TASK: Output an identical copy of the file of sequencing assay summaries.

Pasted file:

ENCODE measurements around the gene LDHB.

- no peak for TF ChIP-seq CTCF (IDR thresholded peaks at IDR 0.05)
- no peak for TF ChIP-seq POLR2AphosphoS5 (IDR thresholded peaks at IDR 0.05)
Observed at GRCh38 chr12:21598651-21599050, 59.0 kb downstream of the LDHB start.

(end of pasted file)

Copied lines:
ENCODE measurements around the gene LDHB.

- no peak for TF ChIP-seq CTCF (IDR thresholded peaks at IDR 0.05)
- no peak for TF ChIP-seq POLR2AphosphoS5 (IDR thresholded peaks at IDR 0.05)
Observed at GRCh38 chr12:21598651-21599050, 59.0 kb downstream of the LDHB start.